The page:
Baptist Group Urges

Respect for Islam

A group of Southern Baptist missionaries working in predominantly Muslim countries has issued a letter asking that Baptists refrain from denouncing Islam and the Prophet Muhammad.

"Comments by Christians in the West about Islam and Muhammad can and do receive much attention in our cities and communities on local radio, television and print sources," the group wrote, referring to disparaging remarks made in recent months by former Southern Baptist Convention president Jerry Vines and evangelists Franklin Graham and Jerry Falwell.

"These types of comments . . . can further the already heightened animosity toward Christians, more so toward evangelicals, and even more so toward Baptists," the letter writers said. For security reasons, they identified themselves only as "a Group of Southern Baptists serving in the Muslim World" that included more than two dozen missionaries in the Middle East, North Africa, East Africa and South Asia.

"We have found it more beneficial with our Muslim friends to concentrate on sharing Christ in love and concentrating on the message of the gospel, instead of speaking in a degrading manner about their religion or prophet," they wrote.

The letter was released by the Biblical Recorder, a news journal for North Carolina Baptists. The journal received it from a professor at Southeastern Baptist Theological Seminary in Wake Forest, N.C., who had made a trip to the Middle East.

-- Religion News Service

Epiphany at Church

Destroyed Sept. 11

Members of a tiny Greek Orthodox church that was destroyed in the Sept. 11, 2001, attacks returned Sunday to lower Manhattan to mark Epiphany, which commemorates Jesus's baptism.

The congregants from St. Nicholas Church met by the Hudson River to keep a tradition of watching divers jump into the river to retrieve a golden cross.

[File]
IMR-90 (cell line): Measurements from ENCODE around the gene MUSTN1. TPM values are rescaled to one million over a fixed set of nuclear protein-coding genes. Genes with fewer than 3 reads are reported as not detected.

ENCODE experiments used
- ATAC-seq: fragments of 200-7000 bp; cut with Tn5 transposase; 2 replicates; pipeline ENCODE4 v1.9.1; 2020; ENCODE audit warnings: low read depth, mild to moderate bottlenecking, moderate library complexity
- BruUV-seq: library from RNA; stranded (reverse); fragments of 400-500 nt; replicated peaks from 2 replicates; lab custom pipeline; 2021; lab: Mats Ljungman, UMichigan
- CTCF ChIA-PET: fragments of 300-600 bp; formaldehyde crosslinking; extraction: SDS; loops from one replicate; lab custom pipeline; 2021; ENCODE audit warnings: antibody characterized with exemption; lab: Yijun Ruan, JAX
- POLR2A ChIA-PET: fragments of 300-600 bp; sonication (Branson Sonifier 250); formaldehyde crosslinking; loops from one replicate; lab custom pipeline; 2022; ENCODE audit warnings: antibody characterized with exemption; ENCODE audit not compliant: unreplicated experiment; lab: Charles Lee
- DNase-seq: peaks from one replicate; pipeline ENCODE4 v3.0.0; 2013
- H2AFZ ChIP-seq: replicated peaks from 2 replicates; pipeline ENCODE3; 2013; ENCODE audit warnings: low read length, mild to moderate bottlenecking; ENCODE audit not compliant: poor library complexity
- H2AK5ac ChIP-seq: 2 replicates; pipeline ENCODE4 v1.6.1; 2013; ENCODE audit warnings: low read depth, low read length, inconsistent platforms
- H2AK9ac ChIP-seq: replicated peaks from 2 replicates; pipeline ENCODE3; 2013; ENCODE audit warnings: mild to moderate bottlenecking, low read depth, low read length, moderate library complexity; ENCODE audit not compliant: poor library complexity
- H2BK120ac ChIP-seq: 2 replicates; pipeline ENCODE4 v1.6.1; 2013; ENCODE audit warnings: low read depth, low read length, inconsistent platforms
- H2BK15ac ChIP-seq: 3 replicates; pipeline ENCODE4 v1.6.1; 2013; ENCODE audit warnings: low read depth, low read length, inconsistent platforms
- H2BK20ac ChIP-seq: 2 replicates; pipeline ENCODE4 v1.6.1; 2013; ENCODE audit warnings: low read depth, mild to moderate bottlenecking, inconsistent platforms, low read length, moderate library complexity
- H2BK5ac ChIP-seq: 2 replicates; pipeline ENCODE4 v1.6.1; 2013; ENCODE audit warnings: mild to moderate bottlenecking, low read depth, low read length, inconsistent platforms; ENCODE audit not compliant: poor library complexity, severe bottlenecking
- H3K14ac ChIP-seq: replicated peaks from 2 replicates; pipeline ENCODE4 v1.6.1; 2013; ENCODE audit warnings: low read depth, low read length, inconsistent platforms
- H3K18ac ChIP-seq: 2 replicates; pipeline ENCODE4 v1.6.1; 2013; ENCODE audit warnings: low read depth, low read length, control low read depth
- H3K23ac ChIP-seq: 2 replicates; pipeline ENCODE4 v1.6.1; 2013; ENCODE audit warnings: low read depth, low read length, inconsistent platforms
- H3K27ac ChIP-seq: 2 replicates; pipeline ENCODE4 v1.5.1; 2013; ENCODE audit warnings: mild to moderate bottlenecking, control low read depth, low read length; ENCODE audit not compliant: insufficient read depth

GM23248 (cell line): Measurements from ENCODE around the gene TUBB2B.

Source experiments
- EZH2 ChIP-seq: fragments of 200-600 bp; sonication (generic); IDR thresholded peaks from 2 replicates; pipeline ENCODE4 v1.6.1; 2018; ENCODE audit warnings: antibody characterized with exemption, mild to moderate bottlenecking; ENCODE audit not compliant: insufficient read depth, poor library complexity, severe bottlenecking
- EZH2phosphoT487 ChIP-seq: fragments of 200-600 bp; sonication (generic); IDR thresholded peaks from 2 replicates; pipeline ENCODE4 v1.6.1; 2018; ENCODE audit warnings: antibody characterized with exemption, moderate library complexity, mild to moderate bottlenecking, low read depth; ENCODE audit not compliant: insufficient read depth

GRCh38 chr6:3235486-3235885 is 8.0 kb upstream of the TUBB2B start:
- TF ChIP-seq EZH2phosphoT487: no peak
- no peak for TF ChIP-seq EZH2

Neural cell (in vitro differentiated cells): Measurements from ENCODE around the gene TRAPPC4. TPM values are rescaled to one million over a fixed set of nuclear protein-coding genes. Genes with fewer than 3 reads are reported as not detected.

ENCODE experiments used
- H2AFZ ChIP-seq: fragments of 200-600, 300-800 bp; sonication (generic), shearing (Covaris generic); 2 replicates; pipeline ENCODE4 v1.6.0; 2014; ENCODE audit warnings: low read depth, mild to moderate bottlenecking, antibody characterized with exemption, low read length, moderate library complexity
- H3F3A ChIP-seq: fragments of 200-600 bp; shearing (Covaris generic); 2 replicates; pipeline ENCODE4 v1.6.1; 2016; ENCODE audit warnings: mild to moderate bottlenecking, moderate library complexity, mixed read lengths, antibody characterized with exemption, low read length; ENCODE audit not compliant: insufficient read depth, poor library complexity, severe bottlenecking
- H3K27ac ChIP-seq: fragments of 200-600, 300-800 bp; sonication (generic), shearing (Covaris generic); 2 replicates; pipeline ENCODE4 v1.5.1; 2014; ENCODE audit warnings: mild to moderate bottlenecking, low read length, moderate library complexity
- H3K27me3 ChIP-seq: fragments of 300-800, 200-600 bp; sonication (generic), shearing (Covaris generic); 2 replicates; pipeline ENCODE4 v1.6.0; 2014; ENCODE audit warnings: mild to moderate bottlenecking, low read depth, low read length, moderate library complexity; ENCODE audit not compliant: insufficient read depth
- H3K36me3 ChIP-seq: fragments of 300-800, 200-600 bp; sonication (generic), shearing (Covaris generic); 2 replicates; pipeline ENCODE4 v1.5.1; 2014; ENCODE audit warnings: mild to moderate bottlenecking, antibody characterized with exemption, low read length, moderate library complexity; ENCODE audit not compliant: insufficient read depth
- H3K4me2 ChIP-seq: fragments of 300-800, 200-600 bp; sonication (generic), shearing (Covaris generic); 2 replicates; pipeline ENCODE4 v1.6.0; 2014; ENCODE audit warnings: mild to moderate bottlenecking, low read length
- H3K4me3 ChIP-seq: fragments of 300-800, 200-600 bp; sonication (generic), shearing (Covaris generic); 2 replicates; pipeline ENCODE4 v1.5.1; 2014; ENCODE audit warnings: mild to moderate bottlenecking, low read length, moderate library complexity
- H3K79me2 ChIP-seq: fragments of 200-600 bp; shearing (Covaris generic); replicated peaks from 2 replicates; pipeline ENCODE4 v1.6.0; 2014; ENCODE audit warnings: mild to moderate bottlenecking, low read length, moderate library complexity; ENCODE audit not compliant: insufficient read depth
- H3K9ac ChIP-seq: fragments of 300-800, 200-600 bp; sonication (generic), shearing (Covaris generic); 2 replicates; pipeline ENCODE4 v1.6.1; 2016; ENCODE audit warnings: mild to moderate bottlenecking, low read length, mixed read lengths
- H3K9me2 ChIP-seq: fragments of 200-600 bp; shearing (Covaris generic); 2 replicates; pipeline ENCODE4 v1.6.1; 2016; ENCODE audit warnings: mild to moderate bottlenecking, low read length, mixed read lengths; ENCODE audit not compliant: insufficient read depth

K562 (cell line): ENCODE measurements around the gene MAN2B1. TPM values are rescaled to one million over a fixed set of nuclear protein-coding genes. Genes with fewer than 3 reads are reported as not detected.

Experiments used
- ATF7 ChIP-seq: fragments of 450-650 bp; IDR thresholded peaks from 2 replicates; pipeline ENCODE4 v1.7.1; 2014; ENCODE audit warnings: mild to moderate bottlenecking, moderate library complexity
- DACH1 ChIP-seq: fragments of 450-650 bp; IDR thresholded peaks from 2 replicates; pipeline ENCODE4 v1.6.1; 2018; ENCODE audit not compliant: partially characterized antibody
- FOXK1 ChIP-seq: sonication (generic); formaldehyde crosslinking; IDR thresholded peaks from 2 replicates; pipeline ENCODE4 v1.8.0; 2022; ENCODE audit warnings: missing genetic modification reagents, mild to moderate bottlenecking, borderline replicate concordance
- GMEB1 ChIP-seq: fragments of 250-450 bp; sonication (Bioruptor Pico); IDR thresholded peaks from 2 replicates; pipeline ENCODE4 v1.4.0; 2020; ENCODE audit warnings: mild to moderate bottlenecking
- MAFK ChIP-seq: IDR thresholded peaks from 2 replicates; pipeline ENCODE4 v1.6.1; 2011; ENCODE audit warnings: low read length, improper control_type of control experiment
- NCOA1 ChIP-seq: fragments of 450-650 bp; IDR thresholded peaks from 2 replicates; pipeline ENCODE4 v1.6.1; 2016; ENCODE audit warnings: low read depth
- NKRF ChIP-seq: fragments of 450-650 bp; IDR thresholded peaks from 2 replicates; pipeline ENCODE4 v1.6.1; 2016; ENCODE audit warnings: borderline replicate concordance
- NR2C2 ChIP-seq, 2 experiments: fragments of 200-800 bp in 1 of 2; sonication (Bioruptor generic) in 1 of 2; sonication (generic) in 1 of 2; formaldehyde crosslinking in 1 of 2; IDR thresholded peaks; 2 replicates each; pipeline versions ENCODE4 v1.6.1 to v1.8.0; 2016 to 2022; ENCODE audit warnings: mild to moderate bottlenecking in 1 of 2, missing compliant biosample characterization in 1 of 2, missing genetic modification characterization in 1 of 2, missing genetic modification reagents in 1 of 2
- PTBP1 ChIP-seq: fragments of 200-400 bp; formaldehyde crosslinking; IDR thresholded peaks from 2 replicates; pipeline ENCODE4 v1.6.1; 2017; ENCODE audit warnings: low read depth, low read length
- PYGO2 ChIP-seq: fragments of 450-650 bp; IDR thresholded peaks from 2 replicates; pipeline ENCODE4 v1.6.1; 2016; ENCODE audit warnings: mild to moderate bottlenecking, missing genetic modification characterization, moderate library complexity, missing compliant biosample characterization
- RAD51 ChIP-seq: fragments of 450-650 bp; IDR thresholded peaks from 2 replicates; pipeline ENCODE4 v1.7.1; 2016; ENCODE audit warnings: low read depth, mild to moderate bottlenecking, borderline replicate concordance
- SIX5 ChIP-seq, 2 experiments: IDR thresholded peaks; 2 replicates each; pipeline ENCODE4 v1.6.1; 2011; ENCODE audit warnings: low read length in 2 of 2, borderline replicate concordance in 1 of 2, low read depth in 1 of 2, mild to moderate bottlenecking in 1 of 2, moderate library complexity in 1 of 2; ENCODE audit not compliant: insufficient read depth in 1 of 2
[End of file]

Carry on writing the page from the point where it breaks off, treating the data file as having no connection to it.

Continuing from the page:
The Rev. John Romas asked for a moment of silence for the nearly 2,800 victims of the terrorist strike.

"May God rest their souls," he said in Greek.

The church, a former tavern the size of a three-story rowhouse, stood less than a block from the World Trade Center and was buried in steel girders and concrete when the buildings collapsed. Those inside escaped injury.

The congregation has raised more than $2 million to rebuild the church.

-- Associated Press

Top Church Lawyer

Sees Encroachment The top lawyer for the Roman Catholic Church in the United States said bishops need to guard against lawmakers who want to use the recent sex abuse scandal to push laws that would damage the church.

Mark Chopko, general counsel for the U.S. Conference of Catholic Bishops, said the clergy sex scandal has given fuel to people who want to force the church to endorse contraception or limit the confidentiality of confession.

"There are forces at work in this society that will, unless checked, radically remake the religious institutions serving the public," Chopko said Wednesday in a speech at Catholic University's Columbus School of Law.

"Unless we are prepared to defend our constitutional rights as a community of believers, our greatest gifts to the larger society in health, education and welfare are in jeopardy."

Chopko criticized new laws in California and New York that force the church to pay for contraception for employees and proposed legislation in Kentucky that would remove the confidentiality of the confessional in abuse cases. "We can't allow the path of litigation to reduce the church as an institution, and we can't allow the state to remake the church," he said.

-- Religion News Service